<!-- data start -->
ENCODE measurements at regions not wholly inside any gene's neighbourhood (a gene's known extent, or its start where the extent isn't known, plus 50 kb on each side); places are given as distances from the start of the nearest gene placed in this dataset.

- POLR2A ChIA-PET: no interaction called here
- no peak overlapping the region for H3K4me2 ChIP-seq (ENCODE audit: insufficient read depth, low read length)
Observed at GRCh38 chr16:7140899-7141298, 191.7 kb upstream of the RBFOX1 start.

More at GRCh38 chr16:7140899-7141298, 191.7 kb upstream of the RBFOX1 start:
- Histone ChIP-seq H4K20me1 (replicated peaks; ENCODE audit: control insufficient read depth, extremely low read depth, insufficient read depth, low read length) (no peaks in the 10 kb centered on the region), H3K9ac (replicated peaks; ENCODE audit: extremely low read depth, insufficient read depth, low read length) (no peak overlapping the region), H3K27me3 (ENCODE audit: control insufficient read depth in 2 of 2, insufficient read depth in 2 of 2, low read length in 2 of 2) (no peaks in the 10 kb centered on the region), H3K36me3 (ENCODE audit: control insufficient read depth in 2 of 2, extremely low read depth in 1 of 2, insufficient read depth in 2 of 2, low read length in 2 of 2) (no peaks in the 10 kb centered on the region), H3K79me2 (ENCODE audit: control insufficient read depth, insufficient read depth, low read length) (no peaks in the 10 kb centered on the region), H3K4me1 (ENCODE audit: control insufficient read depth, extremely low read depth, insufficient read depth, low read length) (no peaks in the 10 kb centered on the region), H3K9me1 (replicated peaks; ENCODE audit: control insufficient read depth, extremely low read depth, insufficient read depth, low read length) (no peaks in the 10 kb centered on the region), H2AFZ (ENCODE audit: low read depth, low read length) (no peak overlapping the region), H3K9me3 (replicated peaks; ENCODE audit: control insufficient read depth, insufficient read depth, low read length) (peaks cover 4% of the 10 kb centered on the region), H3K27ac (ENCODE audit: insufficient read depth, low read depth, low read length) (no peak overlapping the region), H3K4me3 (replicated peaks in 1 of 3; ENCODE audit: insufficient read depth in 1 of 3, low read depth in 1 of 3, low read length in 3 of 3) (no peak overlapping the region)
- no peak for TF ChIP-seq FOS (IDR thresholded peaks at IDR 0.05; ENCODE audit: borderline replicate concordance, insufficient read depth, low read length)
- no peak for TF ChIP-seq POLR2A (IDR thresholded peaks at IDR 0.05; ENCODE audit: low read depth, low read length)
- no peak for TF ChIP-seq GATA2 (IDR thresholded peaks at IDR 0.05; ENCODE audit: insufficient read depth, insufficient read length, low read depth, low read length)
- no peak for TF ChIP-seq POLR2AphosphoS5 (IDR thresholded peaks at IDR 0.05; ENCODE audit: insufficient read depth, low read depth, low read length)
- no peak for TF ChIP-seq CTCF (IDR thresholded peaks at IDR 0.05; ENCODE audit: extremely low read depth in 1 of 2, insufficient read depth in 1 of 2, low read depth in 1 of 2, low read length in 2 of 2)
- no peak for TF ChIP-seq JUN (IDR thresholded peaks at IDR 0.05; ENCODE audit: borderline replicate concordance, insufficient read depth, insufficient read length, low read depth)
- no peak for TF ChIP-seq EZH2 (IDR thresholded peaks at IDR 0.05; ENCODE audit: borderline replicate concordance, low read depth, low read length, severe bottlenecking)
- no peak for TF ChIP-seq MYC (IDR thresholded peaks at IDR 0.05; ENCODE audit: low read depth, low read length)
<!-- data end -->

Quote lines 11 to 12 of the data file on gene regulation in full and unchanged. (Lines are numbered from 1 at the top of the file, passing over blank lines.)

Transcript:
- no peak for TF ChIP-seq CTCF (IDR thresholded peaks at IDR 0.05; ENCODE audit: extremely low read depth in 1 of 2, insufficient read depth in 1 of 2, low read depth in 1 of 2, low read length in 2 of 2)
- no peak for TF ChIP-seq JUN (IDR thresholded peaks at IDR 0.05; ENCODE audit: borderline replicate concordance, insufficient read depth, insufficient read length, low read depth)